Date: October 12, 2009
Location: Highway 58 & Crestview Street, Oakridge, Oregon
Names: Virginia Spalinger, Daniel Miller
The Oakridge, Oregon, community was stunned and grieving after a shocking car crash on October 12, 2009, killed a 91-year-old grandmother and seriously injured a young police officer. The head-on collision at the only stoplight in the small town killed Virginia Spalinger, 91, and critically injured Officer Daniel Miller, 27, who was pursuing a speeder with his siren and police lights on when Spalinger drove her car into his path. Miller has since been released from the hospital.
The crash occurred around 4 PM at the intersection of Highway 58 and Crestview Street in Oakridge, a small town east of Eugene. According to an Oregon State Police press release, Miller, who was attempting to pull over a speeder, was approaching the intersection in the left westbound lane, when Spalinger, who was traveling in the opposite direction, entered the left turn lane and started to turn onto Crestview Street, directly in front of the police car. The two vehicles collided head-on in the middle of the intersection.
Miller was taken to Sacred Heart Medical Center at RiverBend. He was initially in critical condition, but The Register-Guard said on October 14 that his condition had stabilized. Spalinger was transported to the same hospital, where she was pronounced dead on arrival.
In an interview with KVAL.com, Spalinger’s son, Ed, said his mother was on her way to her regular Monday bowling game in the family’s cherished 1965 Thunderbird. “It’s shocking to know that in a small community like Oakridge, something like this would happen, you know? A head-on collision at the only stoplight in town.”
Oakridge police were trying to come to grips with the tragedy that left one of their own in a hospital bed. Oakridge Police Chief Louis Gomez told KVAL.com that officers will undergo counseling to deal with the aftermath of the crash.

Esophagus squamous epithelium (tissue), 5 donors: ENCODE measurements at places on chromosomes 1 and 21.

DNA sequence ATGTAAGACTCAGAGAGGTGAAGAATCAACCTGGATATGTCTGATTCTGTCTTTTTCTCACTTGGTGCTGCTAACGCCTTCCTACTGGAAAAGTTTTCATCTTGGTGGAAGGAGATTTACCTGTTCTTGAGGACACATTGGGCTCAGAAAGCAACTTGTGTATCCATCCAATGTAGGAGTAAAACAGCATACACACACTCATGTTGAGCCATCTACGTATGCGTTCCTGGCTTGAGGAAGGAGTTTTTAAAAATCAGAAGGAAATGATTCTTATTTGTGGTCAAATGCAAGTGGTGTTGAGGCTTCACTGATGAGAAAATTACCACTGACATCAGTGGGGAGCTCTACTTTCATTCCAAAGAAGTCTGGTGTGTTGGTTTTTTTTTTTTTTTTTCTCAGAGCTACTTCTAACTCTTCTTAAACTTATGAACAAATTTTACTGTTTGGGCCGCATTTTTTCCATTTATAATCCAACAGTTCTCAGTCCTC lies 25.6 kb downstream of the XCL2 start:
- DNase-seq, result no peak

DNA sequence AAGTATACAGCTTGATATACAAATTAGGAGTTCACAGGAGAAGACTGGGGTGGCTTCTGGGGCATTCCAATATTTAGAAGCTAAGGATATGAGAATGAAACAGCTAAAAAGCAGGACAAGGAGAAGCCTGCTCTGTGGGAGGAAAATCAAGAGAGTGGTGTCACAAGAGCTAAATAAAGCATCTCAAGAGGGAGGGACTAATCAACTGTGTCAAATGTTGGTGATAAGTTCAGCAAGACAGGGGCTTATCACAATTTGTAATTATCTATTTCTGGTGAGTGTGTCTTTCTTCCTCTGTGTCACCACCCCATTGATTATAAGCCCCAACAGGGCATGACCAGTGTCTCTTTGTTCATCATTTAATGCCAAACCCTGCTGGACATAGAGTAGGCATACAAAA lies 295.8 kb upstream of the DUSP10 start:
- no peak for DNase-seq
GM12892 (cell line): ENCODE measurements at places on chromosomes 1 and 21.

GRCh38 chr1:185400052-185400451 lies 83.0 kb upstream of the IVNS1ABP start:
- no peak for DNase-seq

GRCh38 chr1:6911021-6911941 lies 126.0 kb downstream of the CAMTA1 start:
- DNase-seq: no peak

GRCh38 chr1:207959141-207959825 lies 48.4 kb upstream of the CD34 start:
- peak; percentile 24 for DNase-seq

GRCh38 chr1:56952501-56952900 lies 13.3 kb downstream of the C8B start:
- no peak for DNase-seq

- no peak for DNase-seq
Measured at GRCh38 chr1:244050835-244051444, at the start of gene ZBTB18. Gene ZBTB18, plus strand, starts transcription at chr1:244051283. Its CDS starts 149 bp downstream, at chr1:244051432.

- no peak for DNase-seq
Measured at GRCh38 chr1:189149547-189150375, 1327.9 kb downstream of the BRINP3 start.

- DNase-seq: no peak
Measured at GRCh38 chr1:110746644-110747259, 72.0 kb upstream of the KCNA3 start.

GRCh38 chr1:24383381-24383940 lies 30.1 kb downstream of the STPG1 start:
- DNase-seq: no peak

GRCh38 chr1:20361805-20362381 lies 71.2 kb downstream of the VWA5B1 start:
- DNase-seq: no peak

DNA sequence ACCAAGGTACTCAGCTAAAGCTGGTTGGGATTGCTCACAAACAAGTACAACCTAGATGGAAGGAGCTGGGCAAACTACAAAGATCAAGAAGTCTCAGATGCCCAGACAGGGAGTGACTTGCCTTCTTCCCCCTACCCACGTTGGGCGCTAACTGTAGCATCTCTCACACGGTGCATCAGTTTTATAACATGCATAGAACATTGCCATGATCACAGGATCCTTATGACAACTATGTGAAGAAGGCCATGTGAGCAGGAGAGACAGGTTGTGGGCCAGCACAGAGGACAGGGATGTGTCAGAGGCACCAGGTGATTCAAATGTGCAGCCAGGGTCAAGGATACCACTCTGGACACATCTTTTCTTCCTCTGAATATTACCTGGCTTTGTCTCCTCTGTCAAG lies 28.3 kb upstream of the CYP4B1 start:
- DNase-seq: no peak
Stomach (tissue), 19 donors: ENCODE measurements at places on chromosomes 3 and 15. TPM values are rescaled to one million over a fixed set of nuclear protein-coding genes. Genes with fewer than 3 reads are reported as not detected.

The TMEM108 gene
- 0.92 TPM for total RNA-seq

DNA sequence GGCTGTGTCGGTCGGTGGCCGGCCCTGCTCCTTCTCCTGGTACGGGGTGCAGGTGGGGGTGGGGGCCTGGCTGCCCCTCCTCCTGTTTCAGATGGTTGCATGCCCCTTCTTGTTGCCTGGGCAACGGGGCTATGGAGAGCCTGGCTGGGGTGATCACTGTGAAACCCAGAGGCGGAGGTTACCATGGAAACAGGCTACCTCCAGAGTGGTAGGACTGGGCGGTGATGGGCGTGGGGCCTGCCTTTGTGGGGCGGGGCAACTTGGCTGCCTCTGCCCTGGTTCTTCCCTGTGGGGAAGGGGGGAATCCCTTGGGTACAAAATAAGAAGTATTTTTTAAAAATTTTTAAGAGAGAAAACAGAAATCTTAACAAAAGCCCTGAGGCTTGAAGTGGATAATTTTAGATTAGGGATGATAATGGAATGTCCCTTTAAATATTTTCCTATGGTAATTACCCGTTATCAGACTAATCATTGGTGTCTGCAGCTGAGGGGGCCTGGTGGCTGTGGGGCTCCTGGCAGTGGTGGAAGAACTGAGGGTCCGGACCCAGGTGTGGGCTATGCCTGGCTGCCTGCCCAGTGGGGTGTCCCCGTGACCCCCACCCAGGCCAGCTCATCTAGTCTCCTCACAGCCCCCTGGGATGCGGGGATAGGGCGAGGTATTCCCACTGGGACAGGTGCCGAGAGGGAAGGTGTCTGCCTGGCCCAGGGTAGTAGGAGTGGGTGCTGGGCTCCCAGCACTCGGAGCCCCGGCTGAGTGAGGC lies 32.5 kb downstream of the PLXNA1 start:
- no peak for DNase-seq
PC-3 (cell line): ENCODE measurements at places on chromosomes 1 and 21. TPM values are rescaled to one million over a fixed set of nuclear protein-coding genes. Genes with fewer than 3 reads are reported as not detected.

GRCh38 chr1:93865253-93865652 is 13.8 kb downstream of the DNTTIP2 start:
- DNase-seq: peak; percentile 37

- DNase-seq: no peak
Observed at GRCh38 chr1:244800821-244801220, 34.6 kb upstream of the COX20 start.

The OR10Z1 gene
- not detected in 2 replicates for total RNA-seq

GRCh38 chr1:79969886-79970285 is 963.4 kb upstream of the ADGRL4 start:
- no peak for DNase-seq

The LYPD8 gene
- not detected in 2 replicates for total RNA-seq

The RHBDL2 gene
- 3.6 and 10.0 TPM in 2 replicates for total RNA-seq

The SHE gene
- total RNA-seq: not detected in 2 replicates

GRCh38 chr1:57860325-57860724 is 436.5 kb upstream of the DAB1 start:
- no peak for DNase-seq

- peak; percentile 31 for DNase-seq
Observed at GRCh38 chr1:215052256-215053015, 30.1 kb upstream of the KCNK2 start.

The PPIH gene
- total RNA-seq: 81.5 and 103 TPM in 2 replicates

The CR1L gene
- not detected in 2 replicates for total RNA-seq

Ed Spalinger told KVAL.com that his mother only drove her car twice a week, did not have any vision or hearing problems, and just had her license renewed last year. He said his mother enjoyed driving and cherished her independence.
As events started to sink in, Oakridge residents began to question whether police should reexamine their procedures for chasing speeders. Two locals, Don Hadley and Clifford Himmel, contacted KVAL.com with their concerns.
This was the second fatal collision in the last year that involved an Oakridge police officer chasing a speeder. In September 2008, police were in pursuit of a motorcyclist traveling about 90 MPH on Highway 58. Eric Bracken Tyner, 32, of Bend, led officers on a high-speed chase for eight miles before he missed a turn, collided with a guardrail, and was thrown from his motorcycle. Officer Zechariah Ames was unable to avoid striking Tyner with his patrol car.
According to the Register-Guard, Oakridge police are conducting an internal investigation to make sure Miller followed procedure. Both Spalinger and Miller were using safety restraints at the time of the crash.
The Oakridge Fire Department and Oregon Department of Transportation assisted at the scene. The highway was closed for about 4 1/2 hours during the on-scene investigation. As of October 14, Oregon State Police were continuing to investigate the accident, assisted by the Oakridge Police Department.
Why do people speed? To get somewhere quicker? Shaving a few minutes off your trip is not worth the risk of potentially harming or killing another innocent driver or passenger. For the thrill? The Oregon Department of Transportation’s Traffic Crash Summary reports that in 2008 alone, speed-related accidents killed 216 Oregonians. That number far exceeds the amount of drunk-driving fatalities! But, as always, law enforcement is in full effect, and the Oregon State Police are continually looking for ways to both protect the innocent and punish those who endanger lives. If caught, you could lose your license, receive an expensive ticket or go to jail.
The risk is too great—lives can be lost as well as licenses and the ability to operate your own vehicle. It’s not worth it.
Shulman DuBois, LLC, is located in Portland, Oregon, and serves clients in all Oregon cities and counties, including: Portland, Beaverton, Multnomah County, Hillsboro, Gresham, Lake Oswego, West Linn, Tualatin, Troutdale, Sellwood, Corvallis, Salem, Eugene, and Albany.